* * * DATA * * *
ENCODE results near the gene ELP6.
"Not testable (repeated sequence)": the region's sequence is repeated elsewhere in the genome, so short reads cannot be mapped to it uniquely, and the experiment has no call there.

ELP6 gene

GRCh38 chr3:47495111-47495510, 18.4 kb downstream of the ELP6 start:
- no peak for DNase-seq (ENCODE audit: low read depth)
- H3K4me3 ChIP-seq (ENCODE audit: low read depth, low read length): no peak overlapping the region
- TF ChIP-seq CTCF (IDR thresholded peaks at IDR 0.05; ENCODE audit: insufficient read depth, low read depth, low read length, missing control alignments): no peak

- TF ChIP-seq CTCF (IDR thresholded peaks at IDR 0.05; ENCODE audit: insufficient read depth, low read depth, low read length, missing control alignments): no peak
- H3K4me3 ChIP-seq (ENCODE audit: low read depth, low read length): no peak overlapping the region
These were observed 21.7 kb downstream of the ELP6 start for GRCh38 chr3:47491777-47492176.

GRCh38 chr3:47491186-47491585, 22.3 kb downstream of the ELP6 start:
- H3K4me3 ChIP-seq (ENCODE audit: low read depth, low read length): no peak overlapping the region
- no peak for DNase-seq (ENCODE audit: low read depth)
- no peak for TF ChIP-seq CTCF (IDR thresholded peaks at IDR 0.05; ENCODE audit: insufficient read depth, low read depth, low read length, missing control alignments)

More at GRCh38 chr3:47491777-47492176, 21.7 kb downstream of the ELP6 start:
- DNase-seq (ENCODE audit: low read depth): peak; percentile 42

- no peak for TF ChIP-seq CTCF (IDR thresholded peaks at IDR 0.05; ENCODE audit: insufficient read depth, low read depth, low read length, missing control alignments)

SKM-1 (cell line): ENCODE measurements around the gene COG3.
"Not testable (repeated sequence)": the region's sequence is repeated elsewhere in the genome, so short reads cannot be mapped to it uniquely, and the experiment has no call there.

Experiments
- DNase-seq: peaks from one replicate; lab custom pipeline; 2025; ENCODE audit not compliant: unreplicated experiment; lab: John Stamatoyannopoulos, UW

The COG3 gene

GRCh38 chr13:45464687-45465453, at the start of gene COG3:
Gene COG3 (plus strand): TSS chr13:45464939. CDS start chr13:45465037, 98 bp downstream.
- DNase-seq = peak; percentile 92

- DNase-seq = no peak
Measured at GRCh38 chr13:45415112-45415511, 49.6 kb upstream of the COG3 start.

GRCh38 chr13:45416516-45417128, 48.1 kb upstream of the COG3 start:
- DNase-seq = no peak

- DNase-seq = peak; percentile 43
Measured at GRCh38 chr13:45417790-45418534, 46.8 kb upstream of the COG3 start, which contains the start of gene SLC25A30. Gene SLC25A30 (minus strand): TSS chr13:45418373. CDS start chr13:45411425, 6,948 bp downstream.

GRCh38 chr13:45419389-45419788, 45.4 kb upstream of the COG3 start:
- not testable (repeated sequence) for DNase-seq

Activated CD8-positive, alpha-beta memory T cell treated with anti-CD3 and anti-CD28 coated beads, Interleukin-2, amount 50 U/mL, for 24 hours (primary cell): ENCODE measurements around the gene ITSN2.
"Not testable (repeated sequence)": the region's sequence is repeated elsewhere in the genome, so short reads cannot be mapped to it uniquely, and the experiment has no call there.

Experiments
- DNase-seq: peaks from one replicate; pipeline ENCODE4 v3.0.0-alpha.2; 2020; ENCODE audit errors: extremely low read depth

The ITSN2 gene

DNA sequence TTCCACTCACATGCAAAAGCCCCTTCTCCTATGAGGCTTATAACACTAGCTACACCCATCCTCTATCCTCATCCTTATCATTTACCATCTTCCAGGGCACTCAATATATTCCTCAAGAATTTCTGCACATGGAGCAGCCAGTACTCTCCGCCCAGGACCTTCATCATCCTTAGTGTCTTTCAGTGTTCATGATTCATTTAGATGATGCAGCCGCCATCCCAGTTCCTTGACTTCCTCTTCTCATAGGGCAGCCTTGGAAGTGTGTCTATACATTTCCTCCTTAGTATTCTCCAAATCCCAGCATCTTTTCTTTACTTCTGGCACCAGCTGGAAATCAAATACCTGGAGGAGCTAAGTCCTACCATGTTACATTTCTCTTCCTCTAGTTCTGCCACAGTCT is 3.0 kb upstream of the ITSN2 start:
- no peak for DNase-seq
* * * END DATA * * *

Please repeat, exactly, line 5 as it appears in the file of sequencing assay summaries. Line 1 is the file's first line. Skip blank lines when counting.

- no peak for DNase-seq (ENCODE audit: low read depth)